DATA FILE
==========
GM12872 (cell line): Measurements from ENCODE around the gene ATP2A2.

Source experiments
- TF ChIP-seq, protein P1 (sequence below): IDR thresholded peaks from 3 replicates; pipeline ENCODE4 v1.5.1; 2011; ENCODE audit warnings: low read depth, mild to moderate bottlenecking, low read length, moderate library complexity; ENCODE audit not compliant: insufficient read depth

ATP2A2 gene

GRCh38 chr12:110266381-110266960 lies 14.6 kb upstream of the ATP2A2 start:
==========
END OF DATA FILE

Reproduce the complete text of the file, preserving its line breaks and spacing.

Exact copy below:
GM12872 (cell line): Measurements from ENCODE around the gene ATP2A2.

Source experiments
- TF ChIP-seq, protein P1 (sequence below): IDR thresholded peaks from 3 replicates; pipeline ENCODE4 v1.5.1; 2011; ENCODE audit warnings: low read depth, mild to moderate bottlenecking, low read length, moderate library complexity; ENCODE audit not compliant: insufficient read depth

ATP2A2 gene

GRCh38 chr12:110266381-110266960 lies 14.6 kb upstream of the ATP2A2 start: